? Burrows said the question lies in the unjust factor and whether the distinction between a volunteer who pays straightway and a volunteer surety can be justified. He argued that the surety hopes that he will not be required to pay. So if he is called upon, there can be legal compulsion.
But if the volunteer chooses to pay straightaway, legal compulsion is irrelevant. So the volunteer in Owen v Tate could get restitution because he was caused by the legal compulsion to pay. The legal compulsion is supplemented by a failure of consideration. The surety has contractually bound himself to pay under the assumption that he will be able to recover the payment from the debtor. If the debtor then refuses to pay, he can get restitution for failure of basis. Summary -Wrongly decided because - o (1) Legal compulsion justifies distinguishing voluntary sureties from volunteer who pays straightaway o (2) Legal compulsion does not distinguish between a voluntary and a requested surety. o (3) Subrogation allows the volunteer to be subrogated to the bank's rights against the debtor. o (4) Contribution allows a surety to seek reimbursement from his co-surety whether or not he is requested to be a surety. But if the argument is that C cannot become the defendant's guarantor behind their back, there I another way in which this might arise. Under s.136 LPA, allows assignment benefit of debt without consent from creditor. Under this Act, X could assign the benefit of the obligation to C behind D's back by giving him notice but not seeking consent. Arguably therefore, this policy argument may fall away. Also - may be a subrogation claim that can succeed on these facts, and if these are part of the same area of law, they should be consistent. Goymour favours this, advocating replacing it with a narrower rule, where you do recover except if there was some malice or harassment involved.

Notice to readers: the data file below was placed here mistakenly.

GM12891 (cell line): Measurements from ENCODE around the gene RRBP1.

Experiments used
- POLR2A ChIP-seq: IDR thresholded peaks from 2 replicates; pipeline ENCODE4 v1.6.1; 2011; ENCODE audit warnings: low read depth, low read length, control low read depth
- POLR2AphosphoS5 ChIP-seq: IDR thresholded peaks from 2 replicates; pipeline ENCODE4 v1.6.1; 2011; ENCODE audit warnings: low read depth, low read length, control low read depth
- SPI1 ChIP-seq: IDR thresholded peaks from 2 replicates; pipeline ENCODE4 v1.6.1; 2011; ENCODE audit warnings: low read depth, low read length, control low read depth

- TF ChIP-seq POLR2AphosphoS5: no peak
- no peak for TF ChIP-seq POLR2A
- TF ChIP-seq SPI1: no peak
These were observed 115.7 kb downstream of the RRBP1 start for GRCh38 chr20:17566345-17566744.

? Owen v Tate does currently appear to represent English law, was mentioned obiter recently.
? Authority - Lewison LJ in Ibrahim v Barclays Bank Plc 2012
? However, the rule that a volunteer who pays on behalf of another cannot obtain repayment has been subject to exceptions such as implying a request from the circumstances in which the payment was made.
? Authority -Exall v Partridge
? The question in practice becomes: whether it is just and reasonable for the right of reimbursement to arise in the circumstances. Importance of voluntariness
? Virgo argues that C acting voluntarily should not be relevant to the objective value to the benefit, so it should not be relevant to determining whether the debt has